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The Walking Dead Recap Season 3, Episode 15: 'This Sorrowful Life'

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Warning: Do not read on unless you've seen The Walking Dead season three, episode 15: "This Sorrowful Life."

"This Sorrowful Life" was appropriately named, because that's exactly what I found myself muttering after this slow, depressing build to the season three finale of The Walking Dead.

Last week's "Prey" focused on Woodbury's battle prep and ended with Andrea strapped into the Governor's chair of torture. This week's episode focused almost exclusively on the prison and didn't offer so much as a hint to Andrea's fate. We start with Rick, Daryl and Hershel outside the prison discussing the delivery of Michonne to the Governor in order to prevent a war (something they still think is actually going to work). Rick tells them in confidence that he has made up his mind to hand her over -- despite Merle and Hershel saying "This isn't us" -- and doesn't want to share the news with the others.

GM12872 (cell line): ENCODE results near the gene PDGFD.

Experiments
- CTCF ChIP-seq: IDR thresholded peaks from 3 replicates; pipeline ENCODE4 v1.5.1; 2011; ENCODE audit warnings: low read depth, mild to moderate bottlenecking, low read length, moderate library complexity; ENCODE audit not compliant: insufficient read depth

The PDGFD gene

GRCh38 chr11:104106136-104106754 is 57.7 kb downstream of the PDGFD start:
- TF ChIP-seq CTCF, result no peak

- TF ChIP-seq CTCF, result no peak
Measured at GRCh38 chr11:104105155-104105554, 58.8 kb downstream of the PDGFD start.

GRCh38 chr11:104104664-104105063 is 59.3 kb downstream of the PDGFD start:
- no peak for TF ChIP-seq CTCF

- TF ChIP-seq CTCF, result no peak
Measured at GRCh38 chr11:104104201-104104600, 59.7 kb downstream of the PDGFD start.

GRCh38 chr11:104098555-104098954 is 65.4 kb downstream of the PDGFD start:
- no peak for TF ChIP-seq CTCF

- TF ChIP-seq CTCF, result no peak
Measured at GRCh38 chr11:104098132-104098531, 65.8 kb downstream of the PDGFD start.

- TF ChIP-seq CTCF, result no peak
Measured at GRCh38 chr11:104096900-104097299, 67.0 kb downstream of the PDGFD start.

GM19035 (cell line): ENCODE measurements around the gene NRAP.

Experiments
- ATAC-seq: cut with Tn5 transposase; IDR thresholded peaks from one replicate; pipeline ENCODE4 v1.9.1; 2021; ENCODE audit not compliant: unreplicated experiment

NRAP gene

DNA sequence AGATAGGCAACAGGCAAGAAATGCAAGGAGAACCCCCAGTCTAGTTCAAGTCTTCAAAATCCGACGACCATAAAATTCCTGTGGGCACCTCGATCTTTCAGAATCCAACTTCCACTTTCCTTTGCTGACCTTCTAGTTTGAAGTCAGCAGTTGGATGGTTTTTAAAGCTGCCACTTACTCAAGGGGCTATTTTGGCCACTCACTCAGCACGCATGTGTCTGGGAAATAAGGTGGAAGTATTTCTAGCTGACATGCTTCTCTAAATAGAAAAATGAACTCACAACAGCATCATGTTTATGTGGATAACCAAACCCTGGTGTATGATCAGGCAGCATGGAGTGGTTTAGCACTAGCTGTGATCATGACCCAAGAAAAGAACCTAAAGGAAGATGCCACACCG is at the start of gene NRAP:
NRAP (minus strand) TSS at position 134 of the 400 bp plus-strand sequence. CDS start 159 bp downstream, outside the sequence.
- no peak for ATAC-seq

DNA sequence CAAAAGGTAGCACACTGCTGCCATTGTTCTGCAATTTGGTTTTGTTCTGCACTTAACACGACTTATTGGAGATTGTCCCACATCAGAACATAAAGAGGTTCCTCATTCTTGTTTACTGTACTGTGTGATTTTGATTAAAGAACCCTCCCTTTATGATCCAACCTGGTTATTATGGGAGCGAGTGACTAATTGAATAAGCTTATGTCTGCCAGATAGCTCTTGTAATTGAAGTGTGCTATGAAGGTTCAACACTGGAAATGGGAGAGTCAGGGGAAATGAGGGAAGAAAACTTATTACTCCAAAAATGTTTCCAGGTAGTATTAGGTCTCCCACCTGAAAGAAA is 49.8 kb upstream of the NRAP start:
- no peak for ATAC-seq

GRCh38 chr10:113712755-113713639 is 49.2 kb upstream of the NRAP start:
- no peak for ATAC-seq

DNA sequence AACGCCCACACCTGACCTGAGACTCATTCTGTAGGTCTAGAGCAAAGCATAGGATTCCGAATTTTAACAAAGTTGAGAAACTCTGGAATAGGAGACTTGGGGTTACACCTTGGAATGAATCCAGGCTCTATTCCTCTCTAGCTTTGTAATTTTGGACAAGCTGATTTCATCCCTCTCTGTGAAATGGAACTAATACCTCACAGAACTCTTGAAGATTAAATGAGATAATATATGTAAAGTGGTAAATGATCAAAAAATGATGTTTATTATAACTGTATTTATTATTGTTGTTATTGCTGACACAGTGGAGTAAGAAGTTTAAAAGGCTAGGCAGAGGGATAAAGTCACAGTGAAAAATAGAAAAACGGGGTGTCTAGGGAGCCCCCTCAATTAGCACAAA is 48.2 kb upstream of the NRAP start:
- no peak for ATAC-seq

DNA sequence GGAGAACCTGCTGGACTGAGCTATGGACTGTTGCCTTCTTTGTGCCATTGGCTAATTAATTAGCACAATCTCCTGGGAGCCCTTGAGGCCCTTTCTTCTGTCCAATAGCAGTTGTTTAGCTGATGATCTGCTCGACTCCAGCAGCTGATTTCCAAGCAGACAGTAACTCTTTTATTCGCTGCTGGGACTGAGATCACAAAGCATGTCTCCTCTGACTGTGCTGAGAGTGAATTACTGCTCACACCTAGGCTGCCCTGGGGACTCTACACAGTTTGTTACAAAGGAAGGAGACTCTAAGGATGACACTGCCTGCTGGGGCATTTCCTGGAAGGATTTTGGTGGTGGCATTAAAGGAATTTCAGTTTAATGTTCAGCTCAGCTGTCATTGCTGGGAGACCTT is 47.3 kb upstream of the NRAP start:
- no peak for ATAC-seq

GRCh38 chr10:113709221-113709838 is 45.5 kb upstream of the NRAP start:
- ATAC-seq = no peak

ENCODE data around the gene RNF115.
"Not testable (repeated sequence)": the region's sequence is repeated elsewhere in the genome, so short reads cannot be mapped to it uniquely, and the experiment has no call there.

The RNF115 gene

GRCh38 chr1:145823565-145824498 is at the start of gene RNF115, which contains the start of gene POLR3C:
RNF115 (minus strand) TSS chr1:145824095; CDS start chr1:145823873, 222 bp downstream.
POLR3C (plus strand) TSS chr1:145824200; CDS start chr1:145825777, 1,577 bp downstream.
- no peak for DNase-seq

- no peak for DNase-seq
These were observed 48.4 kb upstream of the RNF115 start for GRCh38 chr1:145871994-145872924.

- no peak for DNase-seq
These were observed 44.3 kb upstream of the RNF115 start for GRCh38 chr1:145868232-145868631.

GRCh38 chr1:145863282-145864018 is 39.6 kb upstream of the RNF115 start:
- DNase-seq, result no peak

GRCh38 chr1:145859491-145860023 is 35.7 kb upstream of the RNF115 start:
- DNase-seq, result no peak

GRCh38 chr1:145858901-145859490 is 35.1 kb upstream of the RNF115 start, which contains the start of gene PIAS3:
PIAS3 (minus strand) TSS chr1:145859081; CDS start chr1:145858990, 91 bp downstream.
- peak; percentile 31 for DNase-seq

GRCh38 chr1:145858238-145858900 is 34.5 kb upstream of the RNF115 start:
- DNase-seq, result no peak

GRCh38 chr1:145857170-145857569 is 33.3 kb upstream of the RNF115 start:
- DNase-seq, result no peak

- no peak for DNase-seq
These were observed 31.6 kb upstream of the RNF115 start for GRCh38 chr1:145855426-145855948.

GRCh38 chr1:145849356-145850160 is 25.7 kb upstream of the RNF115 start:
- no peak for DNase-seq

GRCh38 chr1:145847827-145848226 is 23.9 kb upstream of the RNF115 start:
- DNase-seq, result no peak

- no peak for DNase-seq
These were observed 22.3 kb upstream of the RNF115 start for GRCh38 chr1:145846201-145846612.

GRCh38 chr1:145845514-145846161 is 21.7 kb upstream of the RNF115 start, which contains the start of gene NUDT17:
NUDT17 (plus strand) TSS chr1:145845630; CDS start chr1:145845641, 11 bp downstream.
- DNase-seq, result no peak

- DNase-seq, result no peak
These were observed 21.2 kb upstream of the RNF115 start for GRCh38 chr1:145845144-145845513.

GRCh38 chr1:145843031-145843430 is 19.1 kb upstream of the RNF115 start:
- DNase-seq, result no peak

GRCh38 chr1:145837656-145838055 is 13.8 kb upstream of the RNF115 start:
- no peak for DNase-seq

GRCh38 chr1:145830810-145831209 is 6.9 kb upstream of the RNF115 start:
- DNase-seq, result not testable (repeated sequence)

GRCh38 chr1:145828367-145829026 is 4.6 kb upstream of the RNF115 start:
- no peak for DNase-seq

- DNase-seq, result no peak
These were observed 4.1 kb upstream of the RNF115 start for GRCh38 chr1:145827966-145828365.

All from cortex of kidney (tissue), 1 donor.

Knowing he needs help, Rick goes to Merle (who happens to be busy searching for drugs in the prison mattresses) to ask him to quietly bring Michonne to Woodbury by noon. Merle's reaction is sarcastically callous. He implies that it's a good idea to hand her over, then explains how the Governor isn't going to kill her, just "do stuff" to her. He too acknowledges that sacrificing Michonne is not a very "Rick" thing to do, darkly joking, "You're cold as ice, Officer Friendly" before agreeing to do the deed.

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As the prison gang readies for battle, Merle is still trying to get wasted. He has another forlorn conversation, this time with Carol, who tells him flatly, "It's not time to do shots. It's time to pick a damn side." Merle simply says he's there for his brother. Meanwhile, Daryl is outside talking to Glen, trying to get him to forgive Merle for beating him at Woodbury. Ironically, Glen can't forgive Merle for handing he and Maggie to the Governor, which is exactly what his leader Rick is about to do with Michonne. Daryl checks in with Merle and the two brothers have a yet another forlorn conversation about their relationship in this post-apocalyptic world. At this point, the amount of Merle dialogue gave me the feeling that this would be his last episode.